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This is a description of a short course that our president and chief engineer, Mark A. Corbo, P.E., and reciprocating equipment expert Ray Kelm, P.E., teach at the client’s site. The short course is split into two sessions of approximately 4 hours each. The morning session is presented by Mr. Corbo, and is a general primer on the fundamentals of torsional vibration. In the afternoon session, Mr. Kelm focuses on reciprocating machines and the specific manner in which they should be analyzed from a torsional standpoint. Ray's presentation also features a discussion on the methods and equipment used to measure torsional vibrations.

An approximate agenda for the short course is as follows:

  1. Introduction

  2. Fundamentals of Torsional Vibration
    1. General Description of Free and Forced Torsional Vibration
    2. Preparation of Lumped Parameter Models
    3. Undamped Torsional Vibration Analysis
    4. Methods for Checking Computer Results by Hand
    5. Generation of Campbell Diagrams
    6. Torsional Vibration Excitation Sources
    7. Synchronous Motor Startups
    8. Variable Frequency Drives
    9. Determination of Interference Points
    10. Elimination of Interference Points by Inspection
    11. Representative Excitation Torque Magnitudes
    12. Common Damping Sources
    13. Determination of Damping Coefficients
    14. Steady-State Damped Torsional Vibration Response Analysis
    15. Transient Torsional Vibration Analysis
    16. Determination of System Adequacy
    17. Methods for Eliminating Problems

  3. Torsional Vibration of Reciprocating Equipment
    1. General Description of Reciprocating Equipment
      1. General discussion of reciprocating equipment as it relates to dynamic torsional moments
      2. General discussion of flywheel and engine damper purpose
      3. Basic Fourier series discussion to provide basis for harmonic analysis method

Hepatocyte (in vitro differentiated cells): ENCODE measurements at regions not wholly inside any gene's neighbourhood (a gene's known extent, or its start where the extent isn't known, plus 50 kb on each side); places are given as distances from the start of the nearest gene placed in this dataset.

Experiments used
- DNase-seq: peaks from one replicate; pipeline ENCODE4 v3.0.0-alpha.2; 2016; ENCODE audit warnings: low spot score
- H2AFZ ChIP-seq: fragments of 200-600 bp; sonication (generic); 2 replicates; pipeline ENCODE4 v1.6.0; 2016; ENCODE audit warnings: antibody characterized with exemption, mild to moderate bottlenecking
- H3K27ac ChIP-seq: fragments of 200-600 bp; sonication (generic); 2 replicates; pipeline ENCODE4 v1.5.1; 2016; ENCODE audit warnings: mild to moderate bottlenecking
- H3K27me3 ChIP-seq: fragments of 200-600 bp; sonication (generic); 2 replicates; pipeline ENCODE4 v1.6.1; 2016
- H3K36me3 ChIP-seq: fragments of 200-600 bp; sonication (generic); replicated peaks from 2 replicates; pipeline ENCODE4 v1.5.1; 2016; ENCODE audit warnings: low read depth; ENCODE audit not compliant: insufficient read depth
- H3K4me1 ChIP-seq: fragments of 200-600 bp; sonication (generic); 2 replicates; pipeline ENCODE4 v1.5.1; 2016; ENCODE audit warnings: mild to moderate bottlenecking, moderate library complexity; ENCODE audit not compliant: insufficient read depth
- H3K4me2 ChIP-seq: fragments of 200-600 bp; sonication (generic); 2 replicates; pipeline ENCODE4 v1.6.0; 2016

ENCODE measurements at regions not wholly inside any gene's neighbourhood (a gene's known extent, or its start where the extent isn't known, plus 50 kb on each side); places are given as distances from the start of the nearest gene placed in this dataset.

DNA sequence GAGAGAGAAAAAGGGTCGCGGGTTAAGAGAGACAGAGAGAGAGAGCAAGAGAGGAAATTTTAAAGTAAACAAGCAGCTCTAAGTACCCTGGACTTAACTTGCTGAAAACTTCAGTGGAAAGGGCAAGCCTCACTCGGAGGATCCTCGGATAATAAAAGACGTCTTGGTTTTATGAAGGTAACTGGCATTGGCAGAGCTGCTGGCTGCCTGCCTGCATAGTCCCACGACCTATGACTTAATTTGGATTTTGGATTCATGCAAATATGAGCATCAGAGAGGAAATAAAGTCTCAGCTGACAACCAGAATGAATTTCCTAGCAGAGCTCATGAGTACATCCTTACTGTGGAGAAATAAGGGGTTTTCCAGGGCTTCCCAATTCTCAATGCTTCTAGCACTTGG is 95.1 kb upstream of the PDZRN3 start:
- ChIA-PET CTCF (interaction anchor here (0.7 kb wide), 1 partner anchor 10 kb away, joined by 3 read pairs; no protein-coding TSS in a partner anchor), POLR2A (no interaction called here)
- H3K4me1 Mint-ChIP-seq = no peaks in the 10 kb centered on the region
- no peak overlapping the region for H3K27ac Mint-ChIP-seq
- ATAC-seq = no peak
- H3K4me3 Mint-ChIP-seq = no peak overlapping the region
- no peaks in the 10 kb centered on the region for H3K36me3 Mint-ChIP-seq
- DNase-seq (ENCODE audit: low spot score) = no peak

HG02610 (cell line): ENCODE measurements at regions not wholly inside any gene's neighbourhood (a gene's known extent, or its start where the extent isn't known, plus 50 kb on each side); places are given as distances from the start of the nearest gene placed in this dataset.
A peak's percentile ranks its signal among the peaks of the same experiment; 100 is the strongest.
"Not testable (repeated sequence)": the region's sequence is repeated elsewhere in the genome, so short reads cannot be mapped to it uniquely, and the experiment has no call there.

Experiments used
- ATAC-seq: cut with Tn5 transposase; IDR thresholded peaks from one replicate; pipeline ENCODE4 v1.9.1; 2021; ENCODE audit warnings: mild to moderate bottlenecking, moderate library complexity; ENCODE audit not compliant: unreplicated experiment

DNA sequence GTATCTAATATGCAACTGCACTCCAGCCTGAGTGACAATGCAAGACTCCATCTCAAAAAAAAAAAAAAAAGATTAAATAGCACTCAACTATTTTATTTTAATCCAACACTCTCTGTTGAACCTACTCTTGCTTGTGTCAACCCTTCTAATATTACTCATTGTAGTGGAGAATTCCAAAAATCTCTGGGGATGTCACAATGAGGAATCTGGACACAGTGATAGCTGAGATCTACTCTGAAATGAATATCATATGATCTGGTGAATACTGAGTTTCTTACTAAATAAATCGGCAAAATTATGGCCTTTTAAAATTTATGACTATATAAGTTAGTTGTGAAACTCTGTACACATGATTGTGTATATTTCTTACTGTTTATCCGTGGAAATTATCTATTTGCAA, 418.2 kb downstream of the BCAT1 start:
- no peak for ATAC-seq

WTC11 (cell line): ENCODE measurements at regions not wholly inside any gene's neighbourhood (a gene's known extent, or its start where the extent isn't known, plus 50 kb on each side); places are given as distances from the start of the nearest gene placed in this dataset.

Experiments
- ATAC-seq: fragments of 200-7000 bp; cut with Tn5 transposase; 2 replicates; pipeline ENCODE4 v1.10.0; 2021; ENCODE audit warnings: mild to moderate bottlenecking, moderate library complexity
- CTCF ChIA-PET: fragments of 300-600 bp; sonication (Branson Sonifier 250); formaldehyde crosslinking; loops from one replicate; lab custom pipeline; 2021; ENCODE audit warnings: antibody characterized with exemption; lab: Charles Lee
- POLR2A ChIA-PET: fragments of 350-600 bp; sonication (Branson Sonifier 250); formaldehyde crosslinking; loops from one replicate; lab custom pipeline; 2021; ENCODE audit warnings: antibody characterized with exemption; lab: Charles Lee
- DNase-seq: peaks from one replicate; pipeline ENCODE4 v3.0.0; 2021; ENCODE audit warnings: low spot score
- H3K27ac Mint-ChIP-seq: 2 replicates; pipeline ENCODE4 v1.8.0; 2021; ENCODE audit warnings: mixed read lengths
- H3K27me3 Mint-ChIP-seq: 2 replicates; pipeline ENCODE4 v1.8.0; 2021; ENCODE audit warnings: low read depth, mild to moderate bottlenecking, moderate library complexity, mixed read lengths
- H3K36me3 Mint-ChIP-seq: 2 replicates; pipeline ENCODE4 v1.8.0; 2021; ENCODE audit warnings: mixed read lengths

4. Introduction to dynamic force phasing as a result of engine/compressor block design (straight vs. "Vee") and firing order
      5. Description of major and minor response orders for common engine designs
    2. Dynamic Inertial Torques
      1. Description of how reciprocating masses convert to dynamic torque harmonics and discussion of relevant harmonics developed
    3. Gas Pulsation Values for Engines
      1. Discussion of how cylinder pressures convert to harmonic components of torque at various harmonic frequencies
      2. Example sine/cosine terms available from engine manufacturers
      3. Effects of misfire condition in engine
    4. Other Dynamic Torque Inputs to System
      1. Gear boxes
      2. Universal joint couplings
      3. Propellers/impellers
    5. Damping of Reciprocating Systems
      1. Cylinder damping
      2. Elastomeric couplings
      3. Engine harmonic dampers
      4. Gear elements
    6. Acceptance Criteria
      1. Allowable dynamic stress values
      2. Response of engine components (degrees Peak)
      3. Angular acceleration at gear elements
      4. No torque reversals at gear elements (prevent chatter)
    7. Torsional Vibration Measurements

  4. Conclusion

Some of the benefits a client’s personnel receive from taking this short course include the following:

1. A greater familiarity with torsional vibration fundamentals, especially with regard to reciprocating engines, which would allow them to communicate more effectively with experts in the field.

2. A better understanding of the meaning and validity of torsional vibration results obtained from consultants and/or in-house computer codes.

3. A better understanding of the torsional vibration causes of common problems which would assist them when trying to troubleshoot field and test-stand problems.

4. A better feel for which components play an important role in torsional vibration behavior and which ones have little impact. This would be valuable when evaluating potential design changes.

5. An appreciation that torsional vibration analysis can be performed in a practical and timely manner and does not require a "research project."

6. An appreciation for the large role that torsional vibration behavior plays in the reliability of reciprocating equipment and for the importance of evaluating that behavior in the design stage.

The short course is presented using multi-color Power Point presentation software. Each employee the client sends to the short course receives a complimentary copy of the paper, "Practical Design Against Torsional Vibration." Additionally, Mr. Corbo would bring along hard copies of all of the slides used in the short course. The client is free to make individual copies for as many course attendees as are desired.


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